Ethnicity pay gap report

Deloitte publishes latest ethnicity pay gap report

Increasing transparency on pay gaps is an issue we’ve taken a leading and visible position on for some time – voluntarily reporting our gender pay gap since 2015 and our ethnicity pay gap since 2017.

What is an ethnicity pay gap?
The ethnicity pay gap, not to be confused with the issue of equal pay, shows the difference in the average hourly rate of pay between Black, Asian and Minority Ethnic (BAME) and non-BAME employees in an organisation, expressed as a percentage of average non-BAME earnings. This is calculated using the same calculation methodology as for gender pay gap reporting.

As with our gender pay gap reporting, our narrative report also includes two important voluntary calculations: an equity partner earnings gap, and a total earnings gap which reflects the earnings of both employees and equity partners.

What are we doing to close the gap?
Our ethnicity pay gap is primarily driven by a lack of BAME representation at senior grades. While BAME made up 22% of our people in April 2018, it only accounted for 5% of our partners and 10% of our directors.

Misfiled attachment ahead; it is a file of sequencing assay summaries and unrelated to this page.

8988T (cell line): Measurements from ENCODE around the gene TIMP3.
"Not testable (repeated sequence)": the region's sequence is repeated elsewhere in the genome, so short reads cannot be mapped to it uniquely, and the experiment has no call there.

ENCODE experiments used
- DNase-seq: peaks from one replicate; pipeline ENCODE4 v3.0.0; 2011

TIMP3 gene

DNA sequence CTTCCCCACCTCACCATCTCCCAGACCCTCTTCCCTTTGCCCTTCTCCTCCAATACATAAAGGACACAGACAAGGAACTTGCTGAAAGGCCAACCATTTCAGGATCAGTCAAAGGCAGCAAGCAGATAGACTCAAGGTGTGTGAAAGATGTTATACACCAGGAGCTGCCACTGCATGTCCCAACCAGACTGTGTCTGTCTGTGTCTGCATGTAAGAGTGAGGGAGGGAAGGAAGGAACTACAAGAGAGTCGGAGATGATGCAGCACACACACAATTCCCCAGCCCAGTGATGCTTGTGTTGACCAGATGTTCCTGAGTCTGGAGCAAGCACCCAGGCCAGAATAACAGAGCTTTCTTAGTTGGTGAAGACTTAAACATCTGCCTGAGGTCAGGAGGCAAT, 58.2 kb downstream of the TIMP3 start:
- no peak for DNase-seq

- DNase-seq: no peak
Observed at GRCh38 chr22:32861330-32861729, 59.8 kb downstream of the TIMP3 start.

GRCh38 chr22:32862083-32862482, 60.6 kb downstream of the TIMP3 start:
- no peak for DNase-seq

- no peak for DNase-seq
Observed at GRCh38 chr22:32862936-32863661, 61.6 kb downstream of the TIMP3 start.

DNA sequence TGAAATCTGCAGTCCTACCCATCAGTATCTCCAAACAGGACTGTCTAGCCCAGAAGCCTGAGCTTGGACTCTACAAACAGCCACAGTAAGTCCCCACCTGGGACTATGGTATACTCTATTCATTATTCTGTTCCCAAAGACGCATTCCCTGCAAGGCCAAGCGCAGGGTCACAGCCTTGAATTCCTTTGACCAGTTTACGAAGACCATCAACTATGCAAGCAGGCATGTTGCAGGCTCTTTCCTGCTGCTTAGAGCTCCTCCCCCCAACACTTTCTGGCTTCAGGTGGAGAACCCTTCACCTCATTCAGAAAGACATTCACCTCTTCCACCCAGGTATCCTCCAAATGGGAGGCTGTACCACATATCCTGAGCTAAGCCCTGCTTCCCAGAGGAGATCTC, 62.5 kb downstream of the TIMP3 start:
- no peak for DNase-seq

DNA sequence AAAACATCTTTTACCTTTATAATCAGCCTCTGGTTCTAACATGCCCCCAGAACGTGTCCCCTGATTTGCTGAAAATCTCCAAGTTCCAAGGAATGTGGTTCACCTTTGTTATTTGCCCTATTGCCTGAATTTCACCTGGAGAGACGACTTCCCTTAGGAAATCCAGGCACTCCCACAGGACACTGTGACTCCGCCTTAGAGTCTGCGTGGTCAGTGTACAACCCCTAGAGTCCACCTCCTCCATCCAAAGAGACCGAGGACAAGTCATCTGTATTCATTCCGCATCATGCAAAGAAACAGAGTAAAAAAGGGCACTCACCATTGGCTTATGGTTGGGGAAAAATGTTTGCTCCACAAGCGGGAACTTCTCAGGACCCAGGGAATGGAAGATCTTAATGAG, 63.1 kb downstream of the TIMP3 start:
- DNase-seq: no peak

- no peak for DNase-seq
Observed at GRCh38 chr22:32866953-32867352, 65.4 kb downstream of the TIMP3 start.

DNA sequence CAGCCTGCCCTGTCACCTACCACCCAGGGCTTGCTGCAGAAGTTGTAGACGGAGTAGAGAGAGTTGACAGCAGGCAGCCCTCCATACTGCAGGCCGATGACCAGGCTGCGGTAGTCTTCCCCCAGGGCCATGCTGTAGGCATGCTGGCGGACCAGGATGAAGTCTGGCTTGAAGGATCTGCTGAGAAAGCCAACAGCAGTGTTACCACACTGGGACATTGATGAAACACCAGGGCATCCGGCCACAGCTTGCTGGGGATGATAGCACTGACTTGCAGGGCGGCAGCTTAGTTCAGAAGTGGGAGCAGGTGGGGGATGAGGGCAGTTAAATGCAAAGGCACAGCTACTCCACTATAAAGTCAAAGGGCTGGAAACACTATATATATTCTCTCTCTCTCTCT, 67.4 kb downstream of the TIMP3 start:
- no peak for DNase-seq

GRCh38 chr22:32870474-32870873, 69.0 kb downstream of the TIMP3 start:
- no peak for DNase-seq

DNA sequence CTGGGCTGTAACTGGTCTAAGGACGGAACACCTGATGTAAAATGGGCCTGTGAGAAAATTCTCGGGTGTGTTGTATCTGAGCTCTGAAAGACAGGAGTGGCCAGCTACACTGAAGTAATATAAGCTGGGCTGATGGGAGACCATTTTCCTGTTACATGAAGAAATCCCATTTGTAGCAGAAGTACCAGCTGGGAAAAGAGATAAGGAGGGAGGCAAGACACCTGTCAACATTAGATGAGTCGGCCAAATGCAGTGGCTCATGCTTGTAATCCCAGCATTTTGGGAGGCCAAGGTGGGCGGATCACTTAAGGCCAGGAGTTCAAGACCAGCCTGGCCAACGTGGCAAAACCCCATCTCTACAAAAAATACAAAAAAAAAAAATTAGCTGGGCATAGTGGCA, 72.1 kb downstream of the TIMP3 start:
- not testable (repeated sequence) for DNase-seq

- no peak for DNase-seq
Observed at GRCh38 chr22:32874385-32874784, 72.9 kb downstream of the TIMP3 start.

Since 2017 we have had a dedicated BAME action plan to address this imbalance. The plan comprises a number of targeted actions – including widening of our student recruitment efforts, monitoring our pipeline of future BAME leaders, reviewing all promotion and reward decisions from an ethnicity perspective, establishing a BAME Advisory Council to feed into the firm’s strategy, and identifying development opportunities both within and outside of the firm (including through external mentoring programmes). This is coupled with our continued focus on ensuring that we provide a truly inclusive culture, underpinned at all times by respect.

Emma Codd, Managing Partner for Talent concludes:

We know there is a lot more to do and we believe that our action plan, agreed by our firm’s Executive in 2017, will ensure we make meaningful progress. In line with the Parker Review we have introduced clear targets for representation at the most senior levels of our business and are working hard to meet these. This means focusing on those parts of our career lifecycle where action is most needed and, of course, to continue to ensure that our culture is always inclusive and underpinned by respect.

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